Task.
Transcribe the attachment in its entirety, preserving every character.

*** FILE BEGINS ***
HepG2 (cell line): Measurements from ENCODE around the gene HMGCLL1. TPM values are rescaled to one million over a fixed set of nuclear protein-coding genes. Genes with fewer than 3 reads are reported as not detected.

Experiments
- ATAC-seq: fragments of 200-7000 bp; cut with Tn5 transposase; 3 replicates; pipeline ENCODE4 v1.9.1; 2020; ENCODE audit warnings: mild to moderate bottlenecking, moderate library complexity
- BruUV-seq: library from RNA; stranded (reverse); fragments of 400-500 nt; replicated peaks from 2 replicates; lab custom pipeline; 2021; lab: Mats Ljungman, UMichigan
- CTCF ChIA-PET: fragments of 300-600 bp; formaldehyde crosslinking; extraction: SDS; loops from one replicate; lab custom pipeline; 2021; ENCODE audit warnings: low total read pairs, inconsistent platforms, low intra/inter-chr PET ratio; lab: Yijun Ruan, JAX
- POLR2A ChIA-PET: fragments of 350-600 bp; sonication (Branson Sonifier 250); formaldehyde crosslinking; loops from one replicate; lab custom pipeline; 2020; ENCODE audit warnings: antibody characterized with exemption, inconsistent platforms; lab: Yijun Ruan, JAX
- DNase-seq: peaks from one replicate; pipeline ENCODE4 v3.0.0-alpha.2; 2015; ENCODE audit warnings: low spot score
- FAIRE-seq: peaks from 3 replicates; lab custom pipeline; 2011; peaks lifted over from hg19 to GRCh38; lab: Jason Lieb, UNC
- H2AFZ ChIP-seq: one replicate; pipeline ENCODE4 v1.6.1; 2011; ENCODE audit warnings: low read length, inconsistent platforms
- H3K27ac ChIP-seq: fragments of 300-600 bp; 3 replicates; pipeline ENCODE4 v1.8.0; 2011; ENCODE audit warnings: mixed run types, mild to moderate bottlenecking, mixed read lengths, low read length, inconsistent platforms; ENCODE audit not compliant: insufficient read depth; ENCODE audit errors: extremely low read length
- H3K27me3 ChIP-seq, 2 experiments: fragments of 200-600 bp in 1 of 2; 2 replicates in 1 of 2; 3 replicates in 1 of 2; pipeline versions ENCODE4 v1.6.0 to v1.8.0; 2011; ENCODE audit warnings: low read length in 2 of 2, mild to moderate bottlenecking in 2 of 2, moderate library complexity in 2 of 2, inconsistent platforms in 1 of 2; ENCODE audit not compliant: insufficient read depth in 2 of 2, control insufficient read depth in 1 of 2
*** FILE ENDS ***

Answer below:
HepG2 (cell line): Measurements from ENCODE around the gene HMGCLL1. TPM values are rescaled to one million over a fixed set of nuclear protein-coding genes. Genes with fewer than 3 reads are reported as not detected.

Experiments
- ATAC-seq: fragments of 200-7000 bp; cut with Tn5 transposase; 3 replicates; pipeline ENCODE4 v1.9.1; 2020; ENCODE audit warnings: mild to moderate bottlenecking, moderate library complexity
- BruUV-seq: library from RNA; stranded (reverse); fragments of 400-500 nt; replicated peaks from 2 replicates; lab custom pipeline; 2021; lab: Mats Ljungman, UMichigan
- CTCF ChIA-PET: fragments of 300-600 bp; formaldehyde crosslinking; extraction: SDS; loops from one replicate; lab custom pipeline; 2021; ENCODE audit warnings: low total read pairs, inconsistent platforms, low intra/inter-chr PET ratio; lab: Yijun Ruan, JAX
- POLR2A ChIA-PET: fragments of 350-600 bp; sonication (Branson Sonifier 250); formaldehyde crosslinking; loops from one replicate; lab custom pipeline; 2020; ENCODE audit warnings: antibody characterized with exemption, inconsistent platforms; lab: Yijun Ruan, JAX
- DNase-seq: peaks from one replicate; pipeline ENCODE4 v3.0.0-alpha.2; 2015; ENCODE audit warnings: low spot score
- FAIRE-seq: peaks from 3 replicates; lab custom pipeline; 2011; peaks lifted over from hg19 to GRCh38; lab: Jason Lieb, UNC
- H2AFZ ChIP-seq: one replicate; pipeline ENCODE4 v1.6.1; 2011; ENCODE audit warnings: low read length, inconsistent platforms
- H3K27ac ChIP-seq: fragments of 300-600 bp; 3 replicates; pipeline ENCODE4 v1.8.0; 2011; ENCODE audit warnings: mixed run types, mild to moderate bottlenecking, mixed read lengths, low read length, inconsistent platforms; ENCODE audit not compliant: insufficient read depth; ENCODE audit errors: extremely low read length
- H3K27me3 ChIP-seq, 2 experiments: fragments of 200-600 bp in 1 of 2; 2 replicates in 1 of 2; 3 replicates in 1 of 2; pipeline versions ENCODE4 v1.6.0 to v1.8.0; 2011; ENCODE audit warnings: low read length in 2 of 2, mild to moderate bottlenecking in 2 of 2, moderate library complexity in 2 of 2, inconsistent platforms in 1 of 2; ENCODE audit not compliant: insufficient read depth in 2 of 2, control insufficient read depth in 1 of 2